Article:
• "Also, individual differences in WMC were negatively related to the magnitude of the ABR. These results are particularly supportive of a unitary view of attention whereby a late/central mechanism (working memory) suppresses—to the extent of its capacity—irrelevant sensory information (Klemen et al., 2010; Mozolic et al., 2008; SanMiguel et al., 2008; Zhang et al., 2006; Dyson et al., 2005). Attention seems to be used as a " gatekeeper " in the service of working memory to protect its capacity-limited processing space from overload (Awh, Vogel, & Oh, 2006)—as is particularly needed when working memory task-load is high—and, at least in this study, operates at an early processing stage. "
    [Show abstract] [Hide abstract]
    ABSTRACT: Two fundamental research questions have driven attention re-search in the past: One concerns whether selection of relevant information among competing, irrelevant, information takes place at an early or at a late processing stage; the other concerns whether the capacity of attention is limited by a central, domain-general pool of resources or by independent, modality-specific pools. In this ar-ticle, we contribute to these debates by showing that the auditory-evoked brainstem response (an early stage of auditory processing) to task-irrelevant sound decreases as a function of central working memory load (manipulated with a visual–verbal version of the n-back task). Furthermore, individual differences in central/ domain-general working memory capacity modulated the magnitude of the auditory-evoked brainstem response, but only in the high working memory load condition. The results support a unified view of attention whereby the capacity of a late/central mechanism (work-ing memory) modulates early precortical sensory processing. ■
    Full-text · Article · Oct 2012 · Journal of Cognitive Neuroscience
  • Source
    • "Also, individual differences in WMC were negatively related to the magnitude of the ABR. These results are particularly supportive of a unitary view of attention whereby a late/central mechanism (working memory) suppresses—to the extent of its capacity—irrelevant sensory information (Klemen et al., 2010; Mozolic et al., 2008; SanMiguel et al., 2008; Zhang et al., 2006; Dyson et al., 2005). Attention seems to be used as a " gatekeeper " in the service of working memory to protect its capacity-limited processing space from overload (Awh, Vogel, & Oh, 2006)—as is particularly needed when working memory task-load is high—and, at least in this study, operates at an early processing stage. "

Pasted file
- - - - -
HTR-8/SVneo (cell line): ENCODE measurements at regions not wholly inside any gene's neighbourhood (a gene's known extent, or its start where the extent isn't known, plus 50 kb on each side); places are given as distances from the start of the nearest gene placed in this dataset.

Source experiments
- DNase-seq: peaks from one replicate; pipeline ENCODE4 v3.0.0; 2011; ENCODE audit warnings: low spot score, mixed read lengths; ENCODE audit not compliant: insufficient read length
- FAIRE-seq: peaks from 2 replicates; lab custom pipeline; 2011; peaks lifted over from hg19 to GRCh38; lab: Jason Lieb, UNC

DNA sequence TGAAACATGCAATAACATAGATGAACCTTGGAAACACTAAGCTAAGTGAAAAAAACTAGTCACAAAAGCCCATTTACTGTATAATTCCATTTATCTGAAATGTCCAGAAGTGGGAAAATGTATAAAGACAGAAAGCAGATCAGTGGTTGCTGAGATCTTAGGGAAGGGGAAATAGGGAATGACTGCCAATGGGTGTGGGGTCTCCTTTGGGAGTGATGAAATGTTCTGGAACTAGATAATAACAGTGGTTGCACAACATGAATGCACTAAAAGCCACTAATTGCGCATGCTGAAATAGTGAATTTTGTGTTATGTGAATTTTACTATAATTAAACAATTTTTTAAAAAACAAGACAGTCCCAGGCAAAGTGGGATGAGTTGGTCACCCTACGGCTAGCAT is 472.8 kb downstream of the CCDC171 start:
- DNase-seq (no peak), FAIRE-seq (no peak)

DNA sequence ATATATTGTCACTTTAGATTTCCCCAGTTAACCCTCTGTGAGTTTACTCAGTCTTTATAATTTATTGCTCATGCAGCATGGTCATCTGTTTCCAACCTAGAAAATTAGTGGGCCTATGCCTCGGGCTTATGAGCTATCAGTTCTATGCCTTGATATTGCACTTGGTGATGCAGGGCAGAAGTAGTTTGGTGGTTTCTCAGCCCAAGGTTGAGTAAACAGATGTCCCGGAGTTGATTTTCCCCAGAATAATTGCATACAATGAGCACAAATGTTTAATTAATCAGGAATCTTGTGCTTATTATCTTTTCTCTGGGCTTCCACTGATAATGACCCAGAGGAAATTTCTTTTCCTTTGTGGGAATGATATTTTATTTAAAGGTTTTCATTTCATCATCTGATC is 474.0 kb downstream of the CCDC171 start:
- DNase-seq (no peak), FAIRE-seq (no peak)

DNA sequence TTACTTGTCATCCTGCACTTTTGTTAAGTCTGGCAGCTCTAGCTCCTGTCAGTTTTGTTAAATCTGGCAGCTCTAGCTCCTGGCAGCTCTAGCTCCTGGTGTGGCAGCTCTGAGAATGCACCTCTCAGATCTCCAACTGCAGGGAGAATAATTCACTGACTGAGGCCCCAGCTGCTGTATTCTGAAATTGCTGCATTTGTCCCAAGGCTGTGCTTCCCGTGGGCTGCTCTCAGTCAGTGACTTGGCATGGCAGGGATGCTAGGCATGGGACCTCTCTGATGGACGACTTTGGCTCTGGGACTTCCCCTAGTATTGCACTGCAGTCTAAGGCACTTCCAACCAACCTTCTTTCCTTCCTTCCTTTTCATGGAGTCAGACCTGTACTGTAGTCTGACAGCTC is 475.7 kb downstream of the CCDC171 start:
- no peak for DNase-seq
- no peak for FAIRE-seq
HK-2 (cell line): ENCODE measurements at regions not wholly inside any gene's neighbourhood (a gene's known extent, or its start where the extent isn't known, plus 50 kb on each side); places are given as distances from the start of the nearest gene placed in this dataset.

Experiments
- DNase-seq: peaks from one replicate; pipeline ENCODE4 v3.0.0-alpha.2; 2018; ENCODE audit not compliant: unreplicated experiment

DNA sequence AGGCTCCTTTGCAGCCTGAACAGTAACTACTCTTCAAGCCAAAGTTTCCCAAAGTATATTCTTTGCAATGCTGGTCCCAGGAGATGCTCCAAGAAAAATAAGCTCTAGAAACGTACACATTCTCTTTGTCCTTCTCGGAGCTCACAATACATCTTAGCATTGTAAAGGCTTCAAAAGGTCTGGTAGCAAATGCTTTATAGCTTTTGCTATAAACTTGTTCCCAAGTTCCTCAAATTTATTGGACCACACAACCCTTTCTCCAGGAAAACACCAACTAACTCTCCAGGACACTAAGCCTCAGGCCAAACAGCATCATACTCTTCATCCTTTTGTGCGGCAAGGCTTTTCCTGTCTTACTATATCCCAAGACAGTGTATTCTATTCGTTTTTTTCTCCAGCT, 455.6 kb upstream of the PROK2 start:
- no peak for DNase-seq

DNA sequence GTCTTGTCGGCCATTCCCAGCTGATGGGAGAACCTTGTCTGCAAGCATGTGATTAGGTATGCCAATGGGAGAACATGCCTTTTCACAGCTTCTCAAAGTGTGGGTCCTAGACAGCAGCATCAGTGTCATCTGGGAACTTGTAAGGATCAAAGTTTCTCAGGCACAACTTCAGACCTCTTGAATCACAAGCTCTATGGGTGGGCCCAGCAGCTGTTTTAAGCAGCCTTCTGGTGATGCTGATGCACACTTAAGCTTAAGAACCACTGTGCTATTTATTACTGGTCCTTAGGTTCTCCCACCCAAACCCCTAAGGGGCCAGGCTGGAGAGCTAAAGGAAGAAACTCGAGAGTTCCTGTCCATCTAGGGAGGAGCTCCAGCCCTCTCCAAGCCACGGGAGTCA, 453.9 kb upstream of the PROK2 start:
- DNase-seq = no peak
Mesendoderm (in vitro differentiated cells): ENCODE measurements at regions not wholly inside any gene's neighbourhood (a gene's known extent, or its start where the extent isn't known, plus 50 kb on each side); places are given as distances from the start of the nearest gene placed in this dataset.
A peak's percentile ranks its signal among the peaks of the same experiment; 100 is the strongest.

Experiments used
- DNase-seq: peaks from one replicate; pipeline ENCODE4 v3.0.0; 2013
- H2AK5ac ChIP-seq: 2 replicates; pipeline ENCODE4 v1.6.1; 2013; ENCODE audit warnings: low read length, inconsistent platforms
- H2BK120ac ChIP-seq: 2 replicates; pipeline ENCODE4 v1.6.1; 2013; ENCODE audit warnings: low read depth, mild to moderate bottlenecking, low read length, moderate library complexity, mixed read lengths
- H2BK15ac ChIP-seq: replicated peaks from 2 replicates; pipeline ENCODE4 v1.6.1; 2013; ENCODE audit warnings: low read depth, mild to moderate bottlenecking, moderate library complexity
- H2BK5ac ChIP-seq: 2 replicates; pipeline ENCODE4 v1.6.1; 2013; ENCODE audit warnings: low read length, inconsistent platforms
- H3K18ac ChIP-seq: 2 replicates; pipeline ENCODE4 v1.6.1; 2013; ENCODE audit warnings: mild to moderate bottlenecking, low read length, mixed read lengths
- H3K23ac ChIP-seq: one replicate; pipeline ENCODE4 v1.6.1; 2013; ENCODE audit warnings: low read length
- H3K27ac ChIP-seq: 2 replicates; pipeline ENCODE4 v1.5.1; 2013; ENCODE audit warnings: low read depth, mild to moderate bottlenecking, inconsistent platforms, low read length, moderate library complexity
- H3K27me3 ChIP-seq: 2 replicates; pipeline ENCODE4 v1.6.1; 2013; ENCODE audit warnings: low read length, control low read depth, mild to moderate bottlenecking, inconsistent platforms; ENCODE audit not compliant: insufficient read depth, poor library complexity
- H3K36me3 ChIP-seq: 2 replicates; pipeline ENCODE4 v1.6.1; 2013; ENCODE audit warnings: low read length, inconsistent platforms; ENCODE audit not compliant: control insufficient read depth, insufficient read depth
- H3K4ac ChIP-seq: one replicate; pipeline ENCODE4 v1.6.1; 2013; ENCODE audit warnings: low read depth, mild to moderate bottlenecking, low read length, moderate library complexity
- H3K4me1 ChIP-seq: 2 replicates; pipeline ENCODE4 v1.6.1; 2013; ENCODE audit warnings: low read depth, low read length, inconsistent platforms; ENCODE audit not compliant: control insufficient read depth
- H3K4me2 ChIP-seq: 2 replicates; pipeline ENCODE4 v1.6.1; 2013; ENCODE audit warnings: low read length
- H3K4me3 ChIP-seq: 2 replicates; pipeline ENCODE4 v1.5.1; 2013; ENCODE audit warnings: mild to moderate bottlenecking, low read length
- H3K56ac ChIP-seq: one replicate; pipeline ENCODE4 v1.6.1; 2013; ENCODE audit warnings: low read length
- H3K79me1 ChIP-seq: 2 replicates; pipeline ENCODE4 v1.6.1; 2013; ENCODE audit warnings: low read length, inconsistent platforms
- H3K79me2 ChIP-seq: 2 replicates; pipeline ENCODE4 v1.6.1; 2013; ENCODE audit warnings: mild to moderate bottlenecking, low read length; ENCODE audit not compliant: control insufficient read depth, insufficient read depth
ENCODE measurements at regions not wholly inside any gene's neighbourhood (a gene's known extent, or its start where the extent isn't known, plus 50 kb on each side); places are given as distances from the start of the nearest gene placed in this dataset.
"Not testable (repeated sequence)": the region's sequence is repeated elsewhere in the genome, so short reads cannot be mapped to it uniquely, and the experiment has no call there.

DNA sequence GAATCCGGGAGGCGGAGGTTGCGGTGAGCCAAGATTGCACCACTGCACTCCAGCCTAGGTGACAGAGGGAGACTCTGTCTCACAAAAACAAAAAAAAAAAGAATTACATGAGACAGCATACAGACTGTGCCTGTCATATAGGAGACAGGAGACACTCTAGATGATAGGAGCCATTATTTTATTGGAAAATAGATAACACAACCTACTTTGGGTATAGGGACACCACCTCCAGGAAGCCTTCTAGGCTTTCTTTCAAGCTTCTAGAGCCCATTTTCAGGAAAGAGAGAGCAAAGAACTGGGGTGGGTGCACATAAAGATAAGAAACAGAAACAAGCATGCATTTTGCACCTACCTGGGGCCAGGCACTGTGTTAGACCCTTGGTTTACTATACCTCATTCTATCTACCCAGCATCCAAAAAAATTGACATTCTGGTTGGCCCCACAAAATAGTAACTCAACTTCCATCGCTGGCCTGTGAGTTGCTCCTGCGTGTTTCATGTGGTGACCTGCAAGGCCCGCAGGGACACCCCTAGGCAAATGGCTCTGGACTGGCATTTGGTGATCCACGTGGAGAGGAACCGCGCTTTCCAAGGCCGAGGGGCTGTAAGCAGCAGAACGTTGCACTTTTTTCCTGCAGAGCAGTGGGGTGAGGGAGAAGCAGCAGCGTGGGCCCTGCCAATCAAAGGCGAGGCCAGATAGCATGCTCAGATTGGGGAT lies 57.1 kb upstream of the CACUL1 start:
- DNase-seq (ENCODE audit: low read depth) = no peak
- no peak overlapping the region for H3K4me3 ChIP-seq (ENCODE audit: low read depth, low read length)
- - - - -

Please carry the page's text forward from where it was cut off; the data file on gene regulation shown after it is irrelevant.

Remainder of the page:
[Show abstract] [Hide abstract]
    ABSTRACT: Two fundamental research questions have driven attention research in the past: One concerns whether selection of relevant information among competing, irrelevant, information takes place at an early or at a late processing stage; the other concerns whether the capacity of attention is limited by a central, domain-general pool of resources or by independent, modality-specific pools. In this article, we contribute to these debates by showing that the auditory-evoked brainstem response (an early stage of auditory processing) to task-irrelevant sound decreases as a function of central working memory load (manipulated with a visual-verbal version of the n-back task). Furthermore, individual differences in central/domain-general working memory capacity modulated the magnitude of the auditory-evoked brainstem response, but only in the high working memory load condition. The results support a unified view of attention whereby the capacity of a late/central mechanism (working memory) modulates early precortical sensory processing.
    Full-text · Article · Jul 2012 · Journal of Cognitive Neuroscience
Show more